Speed Limit Frequently Asked Questions

Why are we reviewing speed limits?

We are reviewing speed limits as part of a nationwide Road Safety Strategy that is aimed at reducing fatal and serious harm crashes on our roads.  The Strategy recognises that New Zealand has one of the highest rates of road fatalities in the developed world.  Northland has the highest rate of serious injury and fatal crashes in New Zealand.  

The Road to Zero Road Safety Strategy promotes a Safe System approach to road safety that promotes:

  • Improved driver education, behaviour, and skills
  • Improving the road network by making it safer
  • Improving the safety of vehicles using the road
  • Addressing unsafe speeds

Speed Limits are one area that we can address now and have an immediate impact on reducing serious injury and fatal crashes.

In Northland, between 2014 and 2018; 39 people died (37 fatal crashes); 238 people were seriously injured (186 serious injury crashes) where inappropriate speed was a significant factor.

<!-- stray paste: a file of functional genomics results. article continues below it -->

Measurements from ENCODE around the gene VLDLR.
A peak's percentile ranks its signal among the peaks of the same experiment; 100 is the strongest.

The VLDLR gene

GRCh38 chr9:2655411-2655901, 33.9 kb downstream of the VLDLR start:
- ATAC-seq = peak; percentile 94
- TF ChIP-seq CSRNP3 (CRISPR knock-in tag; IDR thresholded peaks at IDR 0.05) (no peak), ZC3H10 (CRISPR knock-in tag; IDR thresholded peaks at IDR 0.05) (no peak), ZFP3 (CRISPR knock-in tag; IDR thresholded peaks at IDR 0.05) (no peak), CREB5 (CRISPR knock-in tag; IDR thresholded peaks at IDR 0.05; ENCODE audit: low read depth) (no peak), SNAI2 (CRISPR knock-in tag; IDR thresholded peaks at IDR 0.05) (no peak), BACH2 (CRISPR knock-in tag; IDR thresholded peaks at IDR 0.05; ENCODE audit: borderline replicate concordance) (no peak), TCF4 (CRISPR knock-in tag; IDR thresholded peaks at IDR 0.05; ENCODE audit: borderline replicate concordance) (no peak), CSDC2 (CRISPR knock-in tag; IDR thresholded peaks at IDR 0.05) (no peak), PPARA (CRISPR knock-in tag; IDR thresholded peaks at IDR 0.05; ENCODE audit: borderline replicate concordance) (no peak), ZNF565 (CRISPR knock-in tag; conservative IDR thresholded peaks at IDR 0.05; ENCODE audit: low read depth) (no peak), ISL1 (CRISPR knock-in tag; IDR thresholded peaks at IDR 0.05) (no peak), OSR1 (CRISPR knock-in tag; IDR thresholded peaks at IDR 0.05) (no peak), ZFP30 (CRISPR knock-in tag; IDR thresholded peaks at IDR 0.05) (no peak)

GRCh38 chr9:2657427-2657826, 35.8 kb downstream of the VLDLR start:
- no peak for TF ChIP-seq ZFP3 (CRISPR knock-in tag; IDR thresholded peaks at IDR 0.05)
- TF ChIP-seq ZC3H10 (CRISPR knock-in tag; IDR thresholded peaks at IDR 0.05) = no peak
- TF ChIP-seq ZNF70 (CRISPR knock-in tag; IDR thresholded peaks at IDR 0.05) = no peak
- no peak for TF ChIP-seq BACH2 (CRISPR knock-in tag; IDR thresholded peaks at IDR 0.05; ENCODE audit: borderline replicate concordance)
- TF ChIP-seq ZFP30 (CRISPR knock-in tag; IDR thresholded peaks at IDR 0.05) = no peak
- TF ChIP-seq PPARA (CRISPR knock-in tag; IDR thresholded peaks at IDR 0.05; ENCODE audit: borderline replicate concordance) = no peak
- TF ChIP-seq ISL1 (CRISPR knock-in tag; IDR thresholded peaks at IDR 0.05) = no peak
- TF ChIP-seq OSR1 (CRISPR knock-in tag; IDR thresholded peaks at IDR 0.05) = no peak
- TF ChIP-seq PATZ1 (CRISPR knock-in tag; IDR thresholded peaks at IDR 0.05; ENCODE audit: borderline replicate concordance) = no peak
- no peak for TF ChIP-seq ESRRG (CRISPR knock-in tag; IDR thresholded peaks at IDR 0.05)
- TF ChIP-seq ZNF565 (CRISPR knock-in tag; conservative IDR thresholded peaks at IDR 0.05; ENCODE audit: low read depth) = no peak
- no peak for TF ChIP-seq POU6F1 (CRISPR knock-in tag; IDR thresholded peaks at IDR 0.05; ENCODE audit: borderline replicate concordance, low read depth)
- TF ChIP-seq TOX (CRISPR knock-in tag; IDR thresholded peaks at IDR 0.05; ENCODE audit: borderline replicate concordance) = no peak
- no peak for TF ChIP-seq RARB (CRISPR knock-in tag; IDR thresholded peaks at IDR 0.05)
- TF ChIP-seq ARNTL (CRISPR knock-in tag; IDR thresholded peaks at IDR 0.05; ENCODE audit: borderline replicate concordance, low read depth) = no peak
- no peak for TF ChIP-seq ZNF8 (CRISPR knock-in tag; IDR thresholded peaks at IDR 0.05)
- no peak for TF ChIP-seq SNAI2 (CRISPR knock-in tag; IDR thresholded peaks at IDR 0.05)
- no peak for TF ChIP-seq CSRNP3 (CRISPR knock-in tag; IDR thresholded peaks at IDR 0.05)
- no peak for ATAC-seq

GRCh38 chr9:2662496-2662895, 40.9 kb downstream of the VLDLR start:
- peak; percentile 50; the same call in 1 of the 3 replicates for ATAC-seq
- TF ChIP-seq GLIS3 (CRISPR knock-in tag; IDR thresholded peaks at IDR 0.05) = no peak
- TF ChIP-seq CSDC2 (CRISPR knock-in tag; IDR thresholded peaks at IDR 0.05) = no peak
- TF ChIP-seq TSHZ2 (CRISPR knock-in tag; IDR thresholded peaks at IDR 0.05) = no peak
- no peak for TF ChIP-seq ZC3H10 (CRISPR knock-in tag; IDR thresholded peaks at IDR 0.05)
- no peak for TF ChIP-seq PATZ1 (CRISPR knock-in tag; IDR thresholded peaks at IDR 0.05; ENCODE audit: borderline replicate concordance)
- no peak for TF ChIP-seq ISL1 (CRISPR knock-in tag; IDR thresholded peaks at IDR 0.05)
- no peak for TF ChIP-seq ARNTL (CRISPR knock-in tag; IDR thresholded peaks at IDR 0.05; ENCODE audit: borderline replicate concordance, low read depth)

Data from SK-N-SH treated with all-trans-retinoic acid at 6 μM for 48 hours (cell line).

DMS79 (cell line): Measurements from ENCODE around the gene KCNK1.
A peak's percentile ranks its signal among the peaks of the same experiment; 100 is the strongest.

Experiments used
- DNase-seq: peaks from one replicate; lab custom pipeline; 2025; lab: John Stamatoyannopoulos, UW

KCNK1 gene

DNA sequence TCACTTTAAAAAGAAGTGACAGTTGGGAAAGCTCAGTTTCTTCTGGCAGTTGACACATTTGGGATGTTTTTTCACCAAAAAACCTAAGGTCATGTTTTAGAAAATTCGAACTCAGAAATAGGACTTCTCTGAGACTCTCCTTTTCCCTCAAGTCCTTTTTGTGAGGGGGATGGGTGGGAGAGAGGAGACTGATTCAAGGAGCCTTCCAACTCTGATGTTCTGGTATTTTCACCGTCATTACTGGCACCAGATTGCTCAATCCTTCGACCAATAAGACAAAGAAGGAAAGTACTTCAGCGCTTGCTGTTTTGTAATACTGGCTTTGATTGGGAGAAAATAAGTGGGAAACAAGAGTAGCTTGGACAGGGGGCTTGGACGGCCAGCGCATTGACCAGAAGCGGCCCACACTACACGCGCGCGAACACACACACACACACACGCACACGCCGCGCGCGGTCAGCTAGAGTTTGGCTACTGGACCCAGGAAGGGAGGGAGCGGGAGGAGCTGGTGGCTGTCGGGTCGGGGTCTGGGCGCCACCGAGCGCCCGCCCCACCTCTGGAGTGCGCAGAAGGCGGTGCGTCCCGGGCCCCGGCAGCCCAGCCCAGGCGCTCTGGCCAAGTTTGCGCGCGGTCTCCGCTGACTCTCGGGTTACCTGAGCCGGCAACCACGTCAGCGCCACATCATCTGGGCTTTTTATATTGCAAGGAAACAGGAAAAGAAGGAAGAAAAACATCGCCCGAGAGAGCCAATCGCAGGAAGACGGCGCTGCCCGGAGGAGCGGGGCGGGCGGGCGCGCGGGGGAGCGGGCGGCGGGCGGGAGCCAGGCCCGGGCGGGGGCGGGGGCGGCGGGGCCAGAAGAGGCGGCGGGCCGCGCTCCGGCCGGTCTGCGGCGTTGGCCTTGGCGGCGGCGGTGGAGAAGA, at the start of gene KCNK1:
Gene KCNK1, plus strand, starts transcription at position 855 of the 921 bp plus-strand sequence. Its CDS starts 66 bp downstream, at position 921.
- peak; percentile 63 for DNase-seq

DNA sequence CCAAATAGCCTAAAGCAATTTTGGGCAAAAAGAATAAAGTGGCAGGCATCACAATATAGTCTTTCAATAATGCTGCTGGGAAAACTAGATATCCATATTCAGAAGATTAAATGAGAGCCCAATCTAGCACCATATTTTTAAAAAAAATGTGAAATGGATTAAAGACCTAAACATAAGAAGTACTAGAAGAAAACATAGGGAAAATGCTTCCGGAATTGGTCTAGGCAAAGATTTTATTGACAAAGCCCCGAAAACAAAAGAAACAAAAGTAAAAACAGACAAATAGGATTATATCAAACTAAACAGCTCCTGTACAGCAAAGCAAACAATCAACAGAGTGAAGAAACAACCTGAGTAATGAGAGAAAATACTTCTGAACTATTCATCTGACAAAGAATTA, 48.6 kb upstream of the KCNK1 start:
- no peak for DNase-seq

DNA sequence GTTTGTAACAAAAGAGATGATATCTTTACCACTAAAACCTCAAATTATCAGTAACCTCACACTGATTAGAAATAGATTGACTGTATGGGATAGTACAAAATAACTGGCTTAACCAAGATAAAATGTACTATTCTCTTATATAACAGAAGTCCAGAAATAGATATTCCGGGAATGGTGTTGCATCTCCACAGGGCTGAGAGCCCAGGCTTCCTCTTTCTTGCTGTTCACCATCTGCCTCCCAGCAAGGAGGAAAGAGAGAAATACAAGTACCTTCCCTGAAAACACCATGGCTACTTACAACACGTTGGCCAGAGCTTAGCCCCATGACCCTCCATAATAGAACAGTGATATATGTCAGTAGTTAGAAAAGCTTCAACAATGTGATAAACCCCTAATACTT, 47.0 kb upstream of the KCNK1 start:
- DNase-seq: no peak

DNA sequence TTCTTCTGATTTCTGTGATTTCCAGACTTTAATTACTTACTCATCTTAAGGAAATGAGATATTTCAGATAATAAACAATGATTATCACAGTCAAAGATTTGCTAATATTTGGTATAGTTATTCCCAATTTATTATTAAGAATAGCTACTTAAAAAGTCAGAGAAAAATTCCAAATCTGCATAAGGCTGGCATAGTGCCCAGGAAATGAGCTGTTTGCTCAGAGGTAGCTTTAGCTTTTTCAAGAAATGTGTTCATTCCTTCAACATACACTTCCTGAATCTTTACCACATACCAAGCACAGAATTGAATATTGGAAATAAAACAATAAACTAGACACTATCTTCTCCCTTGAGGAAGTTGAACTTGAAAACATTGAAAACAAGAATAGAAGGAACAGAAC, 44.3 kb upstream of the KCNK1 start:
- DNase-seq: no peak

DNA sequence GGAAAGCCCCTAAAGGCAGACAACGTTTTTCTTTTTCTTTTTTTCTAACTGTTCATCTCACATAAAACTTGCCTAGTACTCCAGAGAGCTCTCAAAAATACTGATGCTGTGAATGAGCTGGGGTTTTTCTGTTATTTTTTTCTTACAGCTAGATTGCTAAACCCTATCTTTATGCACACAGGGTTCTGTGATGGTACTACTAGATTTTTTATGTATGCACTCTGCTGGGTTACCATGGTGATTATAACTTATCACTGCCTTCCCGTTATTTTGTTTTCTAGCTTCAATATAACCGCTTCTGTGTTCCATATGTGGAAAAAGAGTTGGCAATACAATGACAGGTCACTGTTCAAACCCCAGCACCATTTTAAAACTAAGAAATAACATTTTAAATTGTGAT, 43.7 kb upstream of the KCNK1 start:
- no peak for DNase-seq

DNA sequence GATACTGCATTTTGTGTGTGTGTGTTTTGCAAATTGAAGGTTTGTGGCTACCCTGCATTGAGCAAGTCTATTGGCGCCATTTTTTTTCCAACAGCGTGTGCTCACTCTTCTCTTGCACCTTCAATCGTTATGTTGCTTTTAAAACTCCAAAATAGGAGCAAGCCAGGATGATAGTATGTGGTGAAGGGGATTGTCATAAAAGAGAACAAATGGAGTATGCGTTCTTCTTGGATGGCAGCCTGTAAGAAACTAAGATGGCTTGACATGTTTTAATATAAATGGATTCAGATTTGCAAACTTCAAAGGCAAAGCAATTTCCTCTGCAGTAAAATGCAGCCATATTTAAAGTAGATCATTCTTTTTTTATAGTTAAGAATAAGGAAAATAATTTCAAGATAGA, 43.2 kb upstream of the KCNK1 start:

Wherever a speed limit has been lowered, or better matched to the road environment, we have recorded a reduction in the number of crashes and the severity of those crashes that do occur.

Surviving a crash

A slower speed limit will significantly reduce the chance of you having a crash.  If you are involved in a crash, a slower speed limit will dramatically increase the chances that you will walk away.

Wherever the speed limit has been reduced, even by a small amount, the number of speed related crashes has reduced significantly.

If you are in a head on collision at 100km/h the chances of surviving are about 5% -10%, but in the same collision driving at 80km/h your chance of survival rises to about 80%.

Journey times

It is surprising how little the overall journey time is affected by a lower speed limit that reflects the safe and appropriate speed for the road environment. 

Most drivers travel much slower than the posted speed limit on our local rural roads.  This is because the road may have many corners, is narrow or unsealed.  Most people naturally go slower in these circumstances.  In our urban areas, your average journey speed ranges between 26km/h and 33km/h, and even slower during peak times in some of our Northland towns.  

In Northland, many of our journeys on local roads are relatively short, with a typical journey being between 5km and 10km.  This is because we tend to use the State Highway Network to reach more distant destinations.  The table below provides different journey times at different speeds.

Distance Travelled

Time at max 100km/h

Time at max 80km/h

Difference in time

2km 1min 12sec 1min 30sec 18sec
5km 3min 3min 45sec 45sec
10km 6min 7min 30sec 1min 30sec
15km 9min 11min 15sec 2min 15sec